Such exercises as fasting cannot have their proper effect unless our motives for practicing them spring from personal meditation. We have to think of what we are doing, and the reasons for our actions must spring from the depths of our freedom and be enlivened by the transforming power of Christian love. Otherwise, our self-imposed sacrifices are likely to be pretenses, symbolic gestures without real interior meaning. Sacrifices made in this formalistic spirit tend to be mere acts of external routine performed in order to exorcise interior anxiety and not for the sake of love. In that case, however, our attention will tend to fix itself upon the insignificant suffering which we have piously elected to undergo, and to exaggerate it in one way or another, either to make it seem unbearable or else to make it seem more heroic than it actually is. Sacrifices made in this fashion would be better left unmade. It would be more sincere as well as more religious to eat a full dinner in a spirit of gratitude than to make some minor sacrifice a part of it, with the feeling that one is suffering martyrdom.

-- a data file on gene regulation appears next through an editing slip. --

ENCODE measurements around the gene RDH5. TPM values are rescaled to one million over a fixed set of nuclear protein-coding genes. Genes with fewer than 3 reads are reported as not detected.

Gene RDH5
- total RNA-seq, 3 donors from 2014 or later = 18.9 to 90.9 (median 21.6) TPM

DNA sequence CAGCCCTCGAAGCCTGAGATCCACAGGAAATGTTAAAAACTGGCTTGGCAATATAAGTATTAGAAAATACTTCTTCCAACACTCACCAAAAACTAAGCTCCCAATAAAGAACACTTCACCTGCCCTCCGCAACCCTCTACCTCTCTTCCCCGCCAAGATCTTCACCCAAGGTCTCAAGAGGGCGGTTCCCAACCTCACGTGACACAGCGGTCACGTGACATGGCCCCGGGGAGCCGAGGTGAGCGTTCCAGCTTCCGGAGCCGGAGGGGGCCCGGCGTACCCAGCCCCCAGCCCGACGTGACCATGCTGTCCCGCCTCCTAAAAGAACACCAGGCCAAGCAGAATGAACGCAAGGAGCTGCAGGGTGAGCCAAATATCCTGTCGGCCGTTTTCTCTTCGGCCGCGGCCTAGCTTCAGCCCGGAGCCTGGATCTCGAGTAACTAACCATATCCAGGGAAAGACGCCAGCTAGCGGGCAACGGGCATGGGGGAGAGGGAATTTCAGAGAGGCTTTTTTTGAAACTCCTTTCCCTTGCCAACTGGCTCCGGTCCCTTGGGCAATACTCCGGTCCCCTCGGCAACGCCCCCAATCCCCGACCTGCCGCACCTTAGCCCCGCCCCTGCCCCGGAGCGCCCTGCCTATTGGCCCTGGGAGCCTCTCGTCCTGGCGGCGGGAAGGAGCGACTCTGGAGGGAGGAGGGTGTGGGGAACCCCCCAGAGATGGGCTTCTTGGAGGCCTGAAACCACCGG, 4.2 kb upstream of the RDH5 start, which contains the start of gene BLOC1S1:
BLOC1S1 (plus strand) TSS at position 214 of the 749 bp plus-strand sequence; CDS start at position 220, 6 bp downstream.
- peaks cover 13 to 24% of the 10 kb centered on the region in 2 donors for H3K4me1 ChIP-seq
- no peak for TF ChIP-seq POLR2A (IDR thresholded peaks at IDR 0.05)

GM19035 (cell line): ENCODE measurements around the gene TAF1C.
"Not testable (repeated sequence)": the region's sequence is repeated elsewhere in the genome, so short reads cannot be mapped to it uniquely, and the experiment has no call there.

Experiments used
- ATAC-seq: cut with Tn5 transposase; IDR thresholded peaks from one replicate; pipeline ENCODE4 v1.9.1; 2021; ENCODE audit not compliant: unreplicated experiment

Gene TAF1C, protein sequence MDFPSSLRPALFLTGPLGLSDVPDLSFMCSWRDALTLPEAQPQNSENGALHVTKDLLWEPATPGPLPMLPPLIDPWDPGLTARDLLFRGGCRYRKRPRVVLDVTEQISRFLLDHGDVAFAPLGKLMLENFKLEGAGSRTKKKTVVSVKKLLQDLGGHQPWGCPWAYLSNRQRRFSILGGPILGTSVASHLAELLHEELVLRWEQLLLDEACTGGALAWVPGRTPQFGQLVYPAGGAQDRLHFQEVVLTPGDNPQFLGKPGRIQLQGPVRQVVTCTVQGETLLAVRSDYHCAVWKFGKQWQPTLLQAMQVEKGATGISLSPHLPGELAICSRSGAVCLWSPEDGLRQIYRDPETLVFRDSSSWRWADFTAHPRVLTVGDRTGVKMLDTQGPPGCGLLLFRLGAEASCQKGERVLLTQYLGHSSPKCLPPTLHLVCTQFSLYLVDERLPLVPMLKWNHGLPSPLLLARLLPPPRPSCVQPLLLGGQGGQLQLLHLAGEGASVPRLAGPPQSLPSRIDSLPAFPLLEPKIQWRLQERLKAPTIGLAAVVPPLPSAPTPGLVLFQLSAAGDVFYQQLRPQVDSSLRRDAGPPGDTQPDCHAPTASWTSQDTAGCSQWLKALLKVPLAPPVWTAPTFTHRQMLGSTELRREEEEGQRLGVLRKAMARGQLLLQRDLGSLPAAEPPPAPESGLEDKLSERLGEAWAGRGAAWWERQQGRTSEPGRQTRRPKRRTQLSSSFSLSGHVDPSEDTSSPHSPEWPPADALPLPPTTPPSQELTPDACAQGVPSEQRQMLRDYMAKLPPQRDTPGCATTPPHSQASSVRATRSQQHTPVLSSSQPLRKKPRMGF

-Thomas Merton in The Climate of Monastic Prayer
(For more on fasting, see this earlier post.)
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